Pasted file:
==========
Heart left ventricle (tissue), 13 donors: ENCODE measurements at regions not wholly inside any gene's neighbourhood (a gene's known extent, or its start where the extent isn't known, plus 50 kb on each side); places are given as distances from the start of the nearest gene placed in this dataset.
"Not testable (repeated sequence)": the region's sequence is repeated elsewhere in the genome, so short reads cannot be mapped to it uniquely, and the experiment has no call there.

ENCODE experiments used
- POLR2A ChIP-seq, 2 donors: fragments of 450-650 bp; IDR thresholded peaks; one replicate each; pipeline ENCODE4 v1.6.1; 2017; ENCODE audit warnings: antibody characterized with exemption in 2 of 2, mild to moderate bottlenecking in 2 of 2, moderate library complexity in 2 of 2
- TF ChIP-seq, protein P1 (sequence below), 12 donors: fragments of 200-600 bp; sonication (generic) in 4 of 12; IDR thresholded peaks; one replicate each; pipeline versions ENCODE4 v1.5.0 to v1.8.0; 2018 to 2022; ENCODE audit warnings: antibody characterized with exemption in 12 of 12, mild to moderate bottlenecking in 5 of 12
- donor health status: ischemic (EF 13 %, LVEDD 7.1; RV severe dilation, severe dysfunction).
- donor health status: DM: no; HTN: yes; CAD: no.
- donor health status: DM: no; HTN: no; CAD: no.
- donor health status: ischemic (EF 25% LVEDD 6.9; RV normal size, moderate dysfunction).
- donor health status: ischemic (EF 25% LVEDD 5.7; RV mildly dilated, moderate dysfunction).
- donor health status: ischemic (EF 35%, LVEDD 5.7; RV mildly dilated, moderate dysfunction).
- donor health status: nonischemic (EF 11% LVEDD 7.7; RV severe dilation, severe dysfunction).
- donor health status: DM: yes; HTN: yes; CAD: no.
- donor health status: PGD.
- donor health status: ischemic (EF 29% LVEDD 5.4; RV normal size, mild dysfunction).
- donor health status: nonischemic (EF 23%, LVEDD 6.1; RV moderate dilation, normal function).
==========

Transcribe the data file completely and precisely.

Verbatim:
Heart left ventricle (tissue), 13 donors: ENCODE measurements at regions not wholly inside any gene's neighbourhood (a gene's known extent, or its start where the extent isn't known, plus 50 kb on each side); places are given as distances from the start of the nearest gene placed in this dataset.
"Not testable (repeated sequence)": the region's sequence is repeated elsewhere in the genome, so short reads cannot be mapped to it uniquely, and the experiment has no call there.

ENCODE experiments used
- POLR2A ChIP-seq, 2 donors: fragments of 450-650 bp; IDR thresholded peaks; one replicate each; pipeline ENCODE4 v1.6.1; 2017; ENCODE audit warnings: antibody characterized with exemption in 2 of 2, mild to moderate bottlenecking in 2 of 2, moderate library complexity in 2 of 2
- TF ChIP-seq, protein P1 (sequence below), 12 donors: fragments of 200-600 bp; sonication (generic) in 4 of 12; IDR thresholded peaks; one replicate each; pipeline versions ENCODE4 v1.5.0 to v1.8.0; 2018 to 2022; ENCODE audit warnings: antibody characterized with exemption in 12 of 12, mild to moderate bottlenecking in 5 of 12
- donor health status: ischemic (EF 13 %, LVEDD 7.1; RV severe dilation, severe dysfunction).
- donor health status: DM: no; HTN: yes; CAD: no.
- donor health status: DM: no; HTN: no; CAD: no.
- donor health status: ischemic (EF 25% LVEDD 6.9; RV normal size, moderate dysfunction).
- donor health status: ischemic (EF 25% LVEDD 5.7; RV mildly dilated, moderate dysfunction).
- donor health status: ischemic (EF 35%, LVEDD 5.7; RV mildly dilated, moderate dysfunction).
- donor health status: nonischemic (EF 11% LVEDD 7.7; RV severe dilation, severe dysfunction).
- donor health status: DM: yes; HTN: yes; CAD: no.
- donor health status: PGD.
- donor health status: ischemic (EF 29% LVEDD 5.4; RV normal size, mild dysfunction).
- donor health status: nonischemic (EF 23%, LVEDD 6.1; RV moderate dilation, normal function).